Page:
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How to Choose a Major


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Why and how do people choose a major? Choosing a major involves self-analysis and career research. This presentation will provide advice on how to do so.

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How to Choose a Major

  1. 1. A Plan for Your Future Cal State LA Career Development Center
  2. 2. When you pick a specific major, you are picking a specific career.
  3. 3.  Except for specialized ‘professional’ majors like nursing, engineering and social work, choosing a major does not limit you to just one career choice. Job titles for Political Science majors  Activist or advocate  Campaign manager or worker  City planner  Foreign service officer  Immigration officer  Labor relations specialist  Lawyer  Lobbyist  Mediator  Pollster  Speech writer  Teacher or professor etc., etc., etc.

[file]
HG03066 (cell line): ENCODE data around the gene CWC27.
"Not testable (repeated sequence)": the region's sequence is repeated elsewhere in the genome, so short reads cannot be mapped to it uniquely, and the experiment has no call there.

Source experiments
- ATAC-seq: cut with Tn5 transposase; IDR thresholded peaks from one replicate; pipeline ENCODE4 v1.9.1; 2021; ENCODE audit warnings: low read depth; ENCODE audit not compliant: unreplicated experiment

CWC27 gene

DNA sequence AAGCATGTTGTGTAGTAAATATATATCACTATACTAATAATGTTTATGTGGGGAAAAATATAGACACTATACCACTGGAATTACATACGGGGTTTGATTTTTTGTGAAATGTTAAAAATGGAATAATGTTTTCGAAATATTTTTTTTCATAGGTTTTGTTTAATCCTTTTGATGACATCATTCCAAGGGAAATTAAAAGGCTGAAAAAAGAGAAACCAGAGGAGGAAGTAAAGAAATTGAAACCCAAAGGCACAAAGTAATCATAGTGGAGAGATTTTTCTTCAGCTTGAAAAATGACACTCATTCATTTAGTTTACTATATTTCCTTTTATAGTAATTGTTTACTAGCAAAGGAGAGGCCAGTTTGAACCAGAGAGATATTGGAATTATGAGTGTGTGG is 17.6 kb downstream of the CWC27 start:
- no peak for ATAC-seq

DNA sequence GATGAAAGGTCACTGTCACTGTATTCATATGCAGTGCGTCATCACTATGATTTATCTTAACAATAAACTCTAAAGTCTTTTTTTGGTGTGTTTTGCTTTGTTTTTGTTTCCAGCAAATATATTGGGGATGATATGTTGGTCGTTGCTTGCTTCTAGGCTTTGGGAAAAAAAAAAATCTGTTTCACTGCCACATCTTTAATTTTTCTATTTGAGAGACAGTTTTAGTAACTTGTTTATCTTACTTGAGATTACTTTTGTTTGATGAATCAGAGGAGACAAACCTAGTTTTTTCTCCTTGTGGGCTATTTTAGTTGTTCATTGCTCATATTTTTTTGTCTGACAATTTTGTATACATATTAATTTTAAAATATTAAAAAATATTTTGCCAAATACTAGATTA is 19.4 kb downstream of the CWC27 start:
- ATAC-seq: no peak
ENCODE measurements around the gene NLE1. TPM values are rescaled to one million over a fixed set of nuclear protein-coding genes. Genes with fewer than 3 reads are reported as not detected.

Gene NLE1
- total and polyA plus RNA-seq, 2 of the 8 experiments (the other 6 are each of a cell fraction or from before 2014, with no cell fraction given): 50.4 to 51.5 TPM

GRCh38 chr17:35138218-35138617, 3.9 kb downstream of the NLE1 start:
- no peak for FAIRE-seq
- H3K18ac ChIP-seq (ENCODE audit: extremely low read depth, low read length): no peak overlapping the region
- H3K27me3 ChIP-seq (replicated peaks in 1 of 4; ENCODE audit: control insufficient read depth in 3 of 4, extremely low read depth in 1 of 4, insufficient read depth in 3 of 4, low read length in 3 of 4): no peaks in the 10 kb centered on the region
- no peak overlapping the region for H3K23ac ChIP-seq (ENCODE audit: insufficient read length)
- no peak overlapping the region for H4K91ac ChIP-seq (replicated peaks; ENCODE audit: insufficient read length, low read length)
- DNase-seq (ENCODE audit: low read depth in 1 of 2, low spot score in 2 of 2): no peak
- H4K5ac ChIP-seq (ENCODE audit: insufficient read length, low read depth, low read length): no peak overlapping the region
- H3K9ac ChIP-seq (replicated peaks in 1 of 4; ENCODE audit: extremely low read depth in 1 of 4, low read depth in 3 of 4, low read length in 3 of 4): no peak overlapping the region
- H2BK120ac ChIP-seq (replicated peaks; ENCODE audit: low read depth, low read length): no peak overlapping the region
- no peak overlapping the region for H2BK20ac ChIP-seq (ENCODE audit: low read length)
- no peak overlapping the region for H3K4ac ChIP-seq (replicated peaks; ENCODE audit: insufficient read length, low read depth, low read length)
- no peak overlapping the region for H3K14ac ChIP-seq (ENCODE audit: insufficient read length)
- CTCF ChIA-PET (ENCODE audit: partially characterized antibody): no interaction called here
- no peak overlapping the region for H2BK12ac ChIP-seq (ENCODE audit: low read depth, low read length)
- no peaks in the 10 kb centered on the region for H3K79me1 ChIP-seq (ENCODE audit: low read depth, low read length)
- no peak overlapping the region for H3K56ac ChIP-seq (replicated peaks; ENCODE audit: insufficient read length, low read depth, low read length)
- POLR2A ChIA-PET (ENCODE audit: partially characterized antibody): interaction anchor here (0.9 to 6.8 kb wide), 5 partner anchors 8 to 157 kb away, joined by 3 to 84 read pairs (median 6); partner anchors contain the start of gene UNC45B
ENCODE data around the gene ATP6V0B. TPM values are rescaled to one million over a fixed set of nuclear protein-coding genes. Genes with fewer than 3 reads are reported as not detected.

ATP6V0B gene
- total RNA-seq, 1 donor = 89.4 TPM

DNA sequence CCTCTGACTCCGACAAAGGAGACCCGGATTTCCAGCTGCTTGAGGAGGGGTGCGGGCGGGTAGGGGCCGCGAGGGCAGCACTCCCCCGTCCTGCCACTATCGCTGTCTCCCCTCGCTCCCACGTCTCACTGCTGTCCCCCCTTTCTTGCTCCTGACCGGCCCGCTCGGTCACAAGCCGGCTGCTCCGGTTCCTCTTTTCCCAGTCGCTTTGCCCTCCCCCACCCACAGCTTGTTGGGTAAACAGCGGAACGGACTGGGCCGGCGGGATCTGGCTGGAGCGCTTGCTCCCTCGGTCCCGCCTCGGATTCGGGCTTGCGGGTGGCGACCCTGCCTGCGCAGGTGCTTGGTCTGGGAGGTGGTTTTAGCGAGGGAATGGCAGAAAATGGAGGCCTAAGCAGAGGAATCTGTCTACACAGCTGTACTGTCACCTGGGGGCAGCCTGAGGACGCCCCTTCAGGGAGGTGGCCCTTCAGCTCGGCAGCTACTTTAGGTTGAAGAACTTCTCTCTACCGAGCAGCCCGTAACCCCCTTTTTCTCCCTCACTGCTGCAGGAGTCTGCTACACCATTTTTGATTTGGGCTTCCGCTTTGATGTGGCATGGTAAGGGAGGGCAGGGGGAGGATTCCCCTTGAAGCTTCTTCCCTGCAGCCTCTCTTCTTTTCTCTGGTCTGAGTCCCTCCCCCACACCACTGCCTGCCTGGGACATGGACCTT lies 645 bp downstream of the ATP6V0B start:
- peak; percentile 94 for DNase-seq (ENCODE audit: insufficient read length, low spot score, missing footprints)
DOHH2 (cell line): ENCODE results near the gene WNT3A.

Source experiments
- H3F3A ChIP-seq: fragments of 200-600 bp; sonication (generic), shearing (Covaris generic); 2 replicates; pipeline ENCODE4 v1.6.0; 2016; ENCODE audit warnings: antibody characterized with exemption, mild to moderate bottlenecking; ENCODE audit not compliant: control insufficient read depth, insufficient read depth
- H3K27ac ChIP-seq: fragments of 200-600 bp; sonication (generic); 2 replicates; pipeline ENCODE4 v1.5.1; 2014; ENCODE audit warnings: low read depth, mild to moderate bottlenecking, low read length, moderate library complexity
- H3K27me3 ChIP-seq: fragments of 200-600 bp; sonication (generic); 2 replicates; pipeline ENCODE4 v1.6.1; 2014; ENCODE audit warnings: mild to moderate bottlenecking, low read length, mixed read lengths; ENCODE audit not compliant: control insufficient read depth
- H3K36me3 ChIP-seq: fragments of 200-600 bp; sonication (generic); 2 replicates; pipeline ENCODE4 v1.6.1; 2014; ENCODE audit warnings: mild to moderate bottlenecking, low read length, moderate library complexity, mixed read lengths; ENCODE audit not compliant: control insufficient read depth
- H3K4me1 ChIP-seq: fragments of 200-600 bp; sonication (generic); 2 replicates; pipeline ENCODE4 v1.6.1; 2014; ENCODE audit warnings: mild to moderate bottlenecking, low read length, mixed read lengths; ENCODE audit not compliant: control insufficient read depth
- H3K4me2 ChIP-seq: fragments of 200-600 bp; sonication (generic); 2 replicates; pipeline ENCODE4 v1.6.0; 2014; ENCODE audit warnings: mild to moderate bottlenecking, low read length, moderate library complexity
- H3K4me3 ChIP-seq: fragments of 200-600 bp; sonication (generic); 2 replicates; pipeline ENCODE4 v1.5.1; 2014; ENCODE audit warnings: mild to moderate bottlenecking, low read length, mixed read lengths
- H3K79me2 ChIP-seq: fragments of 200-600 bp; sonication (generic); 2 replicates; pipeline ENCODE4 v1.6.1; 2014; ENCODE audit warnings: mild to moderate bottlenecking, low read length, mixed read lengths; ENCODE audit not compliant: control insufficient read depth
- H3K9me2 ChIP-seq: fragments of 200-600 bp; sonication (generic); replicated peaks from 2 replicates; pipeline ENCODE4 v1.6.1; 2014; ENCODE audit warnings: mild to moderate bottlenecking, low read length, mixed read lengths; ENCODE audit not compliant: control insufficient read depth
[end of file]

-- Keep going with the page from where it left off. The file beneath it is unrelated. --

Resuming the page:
4. 4. Once you focus on a major, you can’t study anything else.
  5. 5. You can satisfy your interests by  undertaking a double major  adding a minor  studying for a certificate  taking a class simply because you are curious about it
  6. 6. Your choice of college major will have a huge impact on your entire life.
  7. 7. The typical American worker  will work at least 40 years of their lives  will hold an average of 15 different jobs  will have at least 3 different careers  It is not unusual for people to work in jobs not directly related to their majors. Getting a degree is about more than gaining knowledge in a particular college major. We hope you will develop MANY skills and competencies that will allow you to be employed in many different work environments.
  8. 8. THE WRONG REASONS  “My parents want me to study this.”  “My friends are in this major.”  “This major will lead to a career in which I’ll make buckets of money.”  “This field looks interesting on television!”  “Frankly, I’m too lazy to research this, so I’ll just choose something!”